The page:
LONDON: Three BBC journalists and a Swedish reporter were abducted in Libya and later released following diplomatic pressure from the British organization and the two governments, media reported on Monday.
The reporters were kidnapped and interrogated in a torture cell for five days by intelligence agents shortly after their arrival in Libya in March.
A spokesperson from the BBC confirmed that three of its journalists were “detained and interrogated over a number of days by the Libyan intelligence authorities,” adding that the questioning went on despite their authorization to work in the country.
The BBC journalists — who remain unnamed — together with Kassem Hamade, a Swedish national working for the news outlet Expressen, arrived in Libya to make a documentary about Imam Musa Al-Sadr, who disappeared in 1978.
Hamade wrote in the Swedish newspaper that prior to their abduction the four were held back at Tripoli Airport for three hours upon arrival, while security appeared to be constantly on guard.
“We are monitored,” he wrote. “The security people look at us with great suspicion and even though all the passengers have already left the arrivals hall, we remain for three hours before our passports are stamped and we are allowed to enter the country.”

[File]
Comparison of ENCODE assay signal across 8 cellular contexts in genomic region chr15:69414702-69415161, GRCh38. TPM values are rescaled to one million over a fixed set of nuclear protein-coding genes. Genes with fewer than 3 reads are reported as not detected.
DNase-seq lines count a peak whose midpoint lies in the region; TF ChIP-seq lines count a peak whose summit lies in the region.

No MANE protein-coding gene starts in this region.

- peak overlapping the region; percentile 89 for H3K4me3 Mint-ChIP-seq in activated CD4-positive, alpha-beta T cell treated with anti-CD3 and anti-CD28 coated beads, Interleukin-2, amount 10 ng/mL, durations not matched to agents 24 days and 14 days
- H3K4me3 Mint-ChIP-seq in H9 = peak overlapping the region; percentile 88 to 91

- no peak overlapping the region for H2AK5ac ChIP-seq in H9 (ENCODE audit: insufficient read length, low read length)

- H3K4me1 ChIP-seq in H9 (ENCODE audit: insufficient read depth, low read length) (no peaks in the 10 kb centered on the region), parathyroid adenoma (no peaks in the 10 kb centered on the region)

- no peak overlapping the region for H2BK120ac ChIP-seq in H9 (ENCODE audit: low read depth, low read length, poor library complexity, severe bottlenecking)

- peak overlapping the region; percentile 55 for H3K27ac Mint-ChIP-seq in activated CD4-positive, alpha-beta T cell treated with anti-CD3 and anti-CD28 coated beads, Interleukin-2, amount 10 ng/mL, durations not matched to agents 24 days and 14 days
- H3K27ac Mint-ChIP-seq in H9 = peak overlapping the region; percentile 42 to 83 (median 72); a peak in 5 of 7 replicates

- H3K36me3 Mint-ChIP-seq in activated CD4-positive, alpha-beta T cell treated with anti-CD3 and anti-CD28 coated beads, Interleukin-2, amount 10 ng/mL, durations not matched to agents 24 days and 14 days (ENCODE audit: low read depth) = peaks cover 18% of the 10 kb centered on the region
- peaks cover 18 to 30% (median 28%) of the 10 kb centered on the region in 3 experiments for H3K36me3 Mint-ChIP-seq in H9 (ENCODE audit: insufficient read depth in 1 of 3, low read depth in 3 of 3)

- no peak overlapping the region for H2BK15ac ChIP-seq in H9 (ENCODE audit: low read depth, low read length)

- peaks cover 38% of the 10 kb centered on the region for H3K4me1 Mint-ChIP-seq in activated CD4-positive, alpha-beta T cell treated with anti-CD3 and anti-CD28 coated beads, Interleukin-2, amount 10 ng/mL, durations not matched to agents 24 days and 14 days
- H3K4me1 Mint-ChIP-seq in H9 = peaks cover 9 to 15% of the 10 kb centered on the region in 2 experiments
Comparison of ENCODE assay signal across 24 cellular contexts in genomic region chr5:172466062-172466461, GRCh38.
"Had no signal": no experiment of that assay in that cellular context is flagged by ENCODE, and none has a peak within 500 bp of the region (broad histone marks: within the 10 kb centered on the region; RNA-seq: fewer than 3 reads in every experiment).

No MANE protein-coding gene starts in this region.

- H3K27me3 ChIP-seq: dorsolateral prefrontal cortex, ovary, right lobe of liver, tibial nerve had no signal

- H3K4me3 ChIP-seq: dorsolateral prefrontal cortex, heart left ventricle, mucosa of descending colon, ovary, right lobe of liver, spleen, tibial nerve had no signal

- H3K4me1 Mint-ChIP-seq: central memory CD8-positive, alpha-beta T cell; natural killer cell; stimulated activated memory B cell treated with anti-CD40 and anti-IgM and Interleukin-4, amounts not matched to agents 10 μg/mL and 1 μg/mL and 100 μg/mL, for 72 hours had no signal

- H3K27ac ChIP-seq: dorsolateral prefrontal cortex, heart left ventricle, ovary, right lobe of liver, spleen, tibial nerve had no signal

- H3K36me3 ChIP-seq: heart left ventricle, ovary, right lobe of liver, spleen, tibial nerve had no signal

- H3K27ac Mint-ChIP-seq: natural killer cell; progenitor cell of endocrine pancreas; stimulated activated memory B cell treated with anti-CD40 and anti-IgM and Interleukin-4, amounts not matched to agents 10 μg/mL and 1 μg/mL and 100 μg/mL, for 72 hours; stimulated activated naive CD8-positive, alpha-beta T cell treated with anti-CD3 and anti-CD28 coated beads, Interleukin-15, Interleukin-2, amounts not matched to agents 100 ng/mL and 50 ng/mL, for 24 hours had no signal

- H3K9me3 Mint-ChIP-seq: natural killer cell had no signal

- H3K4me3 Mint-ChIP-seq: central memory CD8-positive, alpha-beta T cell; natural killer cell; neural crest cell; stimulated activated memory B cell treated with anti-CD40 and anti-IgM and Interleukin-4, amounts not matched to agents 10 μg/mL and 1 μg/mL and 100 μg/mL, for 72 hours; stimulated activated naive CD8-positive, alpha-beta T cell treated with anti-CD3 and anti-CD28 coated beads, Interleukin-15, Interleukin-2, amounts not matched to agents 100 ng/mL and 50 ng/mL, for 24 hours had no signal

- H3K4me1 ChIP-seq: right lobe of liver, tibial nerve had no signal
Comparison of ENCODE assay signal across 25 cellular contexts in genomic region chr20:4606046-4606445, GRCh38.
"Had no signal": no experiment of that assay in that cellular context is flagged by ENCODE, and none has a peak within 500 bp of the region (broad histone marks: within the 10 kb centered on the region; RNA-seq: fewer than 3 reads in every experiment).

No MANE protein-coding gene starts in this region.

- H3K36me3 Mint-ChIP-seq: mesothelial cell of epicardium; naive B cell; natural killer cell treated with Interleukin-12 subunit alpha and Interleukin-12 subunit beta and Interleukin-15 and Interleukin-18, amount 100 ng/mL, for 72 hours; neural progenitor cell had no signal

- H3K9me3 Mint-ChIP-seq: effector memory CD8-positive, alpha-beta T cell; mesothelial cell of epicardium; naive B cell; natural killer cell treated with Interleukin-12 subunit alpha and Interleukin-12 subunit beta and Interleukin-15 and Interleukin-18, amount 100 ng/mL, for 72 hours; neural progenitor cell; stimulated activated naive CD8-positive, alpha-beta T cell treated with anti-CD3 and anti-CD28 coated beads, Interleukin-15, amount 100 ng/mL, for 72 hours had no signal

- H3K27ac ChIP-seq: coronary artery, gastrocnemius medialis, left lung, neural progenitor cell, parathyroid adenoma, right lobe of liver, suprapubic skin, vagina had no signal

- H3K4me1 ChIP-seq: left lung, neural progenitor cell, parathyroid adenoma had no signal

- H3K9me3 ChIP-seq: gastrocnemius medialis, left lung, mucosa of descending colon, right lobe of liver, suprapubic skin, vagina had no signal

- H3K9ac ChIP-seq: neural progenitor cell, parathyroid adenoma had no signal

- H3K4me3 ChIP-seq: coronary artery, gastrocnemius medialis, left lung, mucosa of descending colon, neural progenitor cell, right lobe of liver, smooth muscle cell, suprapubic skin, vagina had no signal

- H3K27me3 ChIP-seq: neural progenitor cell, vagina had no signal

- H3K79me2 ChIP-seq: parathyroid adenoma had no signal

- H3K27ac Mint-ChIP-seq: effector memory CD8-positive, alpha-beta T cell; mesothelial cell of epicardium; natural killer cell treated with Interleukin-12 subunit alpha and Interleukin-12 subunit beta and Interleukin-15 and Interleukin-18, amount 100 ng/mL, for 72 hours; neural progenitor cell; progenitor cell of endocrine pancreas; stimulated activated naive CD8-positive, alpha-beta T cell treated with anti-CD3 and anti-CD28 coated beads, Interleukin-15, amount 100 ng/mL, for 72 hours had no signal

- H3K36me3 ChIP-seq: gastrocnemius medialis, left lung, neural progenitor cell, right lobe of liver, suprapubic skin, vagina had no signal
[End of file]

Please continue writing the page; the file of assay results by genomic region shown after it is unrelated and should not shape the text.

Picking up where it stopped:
Hamade compared their arrival to “entering a war zone,” adding that authorities rebooked the crew into a different hotel.
The crew — made up of Hamade, a reporter, a cameraman and a producer — was kidnapped three days after arrival while waiting for further accreditation.
Hamade added: “I still don’t know why I was kidnapped, but the closest I can come to an explanation is that the documentary I traveled to Libya to complete has spooked people in the intelligence community, men of great power who were formerly loyal to Libyan dictator Muammar Gaddafi.”
The journalists were released after five days following pressure from the UK’s Foreign Office, the Swedish government, and the BBC.
A BBC spokesperson said: “A small team working for the BBC entered Libya in March of this year with full permission to gather material for a story.
“We stand by our journalists and are deeply concerned about the treatment of this team. The safety of those working for the BBC is our first priority, and we continue to support this team.”
A Foreign, Commonwealth and Development Office spokesperson said it had supported the crew and had raised the individuals’ cases directly with the Libyan authorities.
Al-Sadr, the subject of the planned documentary, was a prominent Shiite Muslim who was instrumental in turning Lebanon’s Shiite minority into a politically powerful group.
Libya has always denied any involvement in his disappearance, but authorities believe he was kidnapped and executed.